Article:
As you know, I am a 65 year old, white, straight Anglo male, so I tick all the boxes for stoic, stiff upper lip, hard man stereotype, yet I tear up a little reading your chronicles. Don’t stop writing them, I am sure you helping more of us to understand and be better friends / companions when someone we love is in trouble.

    As to doctors -- I would like Greg House style if I was to receive a poor diagnosis. Straight to the point, matter of fact, this is what it is and this is what can / cant be done.

  11. Onamission5 says

    Freaking rant away! I have no patience at all with people who try to ‘buck up lil buckaroo’ me through difficulty or correct my honest emotions. None. Let me be mad, let me be forlorn, let me have my brief moment of panic, I am the commander of my emotional state and I know how to come back from this shit. Save the rah-rah’s for when I ask for them and stop telling me what is the right or wrong way to feel about something I’m going through! Clearing out the cobwebs of anger or pain or fear is the only way for some people-- a lot of people, I think-- to handle really difficult things, yet we’re told over and over, particularly if one is marginalized, that being messy or difficult, however temporarily, when life gets really hard is wrong. It’s so toxic.

  12. says

    David:

    But there is a huge difference between the positive thinking she writes about, and the positive living that I see from you. You’re angry, hurt, frightened, and every other emotion that there is in a human, but you keep flipping the bird and being your self.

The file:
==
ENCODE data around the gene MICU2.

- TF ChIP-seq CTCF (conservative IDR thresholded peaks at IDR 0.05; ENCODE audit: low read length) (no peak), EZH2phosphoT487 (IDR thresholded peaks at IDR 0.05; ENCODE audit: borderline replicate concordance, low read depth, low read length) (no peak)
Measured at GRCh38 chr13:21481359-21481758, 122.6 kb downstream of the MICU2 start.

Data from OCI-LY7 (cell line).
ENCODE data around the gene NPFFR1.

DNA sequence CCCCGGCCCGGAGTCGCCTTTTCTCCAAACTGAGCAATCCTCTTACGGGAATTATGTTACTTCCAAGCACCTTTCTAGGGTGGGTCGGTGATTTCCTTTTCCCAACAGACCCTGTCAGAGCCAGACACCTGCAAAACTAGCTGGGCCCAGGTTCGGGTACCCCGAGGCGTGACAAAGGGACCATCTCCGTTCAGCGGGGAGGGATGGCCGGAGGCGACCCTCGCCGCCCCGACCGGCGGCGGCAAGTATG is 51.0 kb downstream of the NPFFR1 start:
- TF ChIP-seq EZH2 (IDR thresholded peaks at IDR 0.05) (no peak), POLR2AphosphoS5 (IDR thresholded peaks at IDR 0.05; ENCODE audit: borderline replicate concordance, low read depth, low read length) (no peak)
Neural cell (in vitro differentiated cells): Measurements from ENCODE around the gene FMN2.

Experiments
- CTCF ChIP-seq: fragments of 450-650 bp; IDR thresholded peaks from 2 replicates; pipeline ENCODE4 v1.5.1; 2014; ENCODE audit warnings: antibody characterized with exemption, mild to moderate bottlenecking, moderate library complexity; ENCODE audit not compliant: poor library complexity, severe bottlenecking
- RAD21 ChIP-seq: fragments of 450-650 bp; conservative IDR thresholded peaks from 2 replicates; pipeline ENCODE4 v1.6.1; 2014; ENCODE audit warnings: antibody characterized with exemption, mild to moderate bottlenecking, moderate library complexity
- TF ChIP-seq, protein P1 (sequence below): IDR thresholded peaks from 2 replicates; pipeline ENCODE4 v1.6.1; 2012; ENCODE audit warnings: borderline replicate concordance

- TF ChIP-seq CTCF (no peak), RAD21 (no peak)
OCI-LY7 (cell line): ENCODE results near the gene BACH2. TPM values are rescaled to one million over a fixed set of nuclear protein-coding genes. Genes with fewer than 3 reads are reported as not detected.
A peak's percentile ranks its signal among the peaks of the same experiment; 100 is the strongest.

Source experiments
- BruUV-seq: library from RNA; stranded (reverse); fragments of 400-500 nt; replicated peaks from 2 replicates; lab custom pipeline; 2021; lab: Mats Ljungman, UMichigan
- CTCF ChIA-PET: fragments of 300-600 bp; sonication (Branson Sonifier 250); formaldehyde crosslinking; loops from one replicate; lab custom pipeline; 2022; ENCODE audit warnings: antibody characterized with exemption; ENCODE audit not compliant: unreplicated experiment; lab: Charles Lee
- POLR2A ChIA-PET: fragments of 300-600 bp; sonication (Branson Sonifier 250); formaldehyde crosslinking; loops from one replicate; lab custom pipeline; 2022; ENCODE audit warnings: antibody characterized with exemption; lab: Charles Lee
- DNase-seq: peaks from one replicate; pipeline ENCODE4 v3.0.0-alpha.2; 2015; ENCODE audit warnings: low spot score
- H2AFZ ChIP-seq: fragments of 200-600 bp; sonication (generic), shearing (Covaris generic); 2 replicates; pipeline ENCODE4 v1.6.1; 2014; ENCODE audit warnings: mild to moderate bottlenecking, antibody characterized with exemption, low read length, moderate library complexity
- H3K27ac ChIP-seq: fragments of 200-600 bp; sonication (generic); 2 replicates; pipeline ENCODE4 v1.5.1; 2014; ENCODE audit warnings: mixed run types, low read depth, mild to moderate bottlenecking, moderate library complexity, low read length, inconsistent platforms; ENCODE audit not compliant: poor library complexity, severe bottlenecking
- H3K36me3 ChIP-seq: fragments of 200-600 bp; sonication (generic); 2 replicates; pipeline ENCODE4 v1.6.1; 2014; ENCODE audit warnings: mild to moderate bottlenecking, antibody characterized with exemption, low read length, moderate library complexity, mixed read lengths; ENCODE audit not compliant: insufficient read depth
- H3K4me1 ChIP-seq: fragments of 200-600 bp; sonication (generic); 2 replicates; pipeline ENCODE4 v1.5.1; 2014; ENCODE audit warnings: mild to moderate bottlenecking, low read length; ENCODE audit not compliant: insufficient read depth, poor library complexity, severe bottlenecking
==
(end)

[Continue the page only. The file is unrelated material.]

As you know, I am a 65 year old, white, straight Anglo male, so I tick all the boxes for stoic, stiff upper lip, hard man stereotype, yet I tear up a little reading your chronicles. Don’t stop writing them, I am sure you helping more of us to understand and be better friends / companions when someone we love is in trouble.

    Now I’m teared up too. Consider yourself hugged, with thanks.

  13. says

    Onamission5:

    Let me be mad, let me be forlorn, let me have my brief moment of panic, I am the commander of my emotional state and I know how to come back from this shit. Save the rah-rah’s for when I ask for them and stop telling me what is the right or wrong way to feel about something I’m going through! Clearing out the cobwebs of anger or pain or fear is the only way for some people-- a lot of people, I think-- to handle really difficult things, yet we’re told over and over, particularly if one is marginalized, that being messy or difficult, however temporarily, when life gets really hard is wrong. It’s so toxic.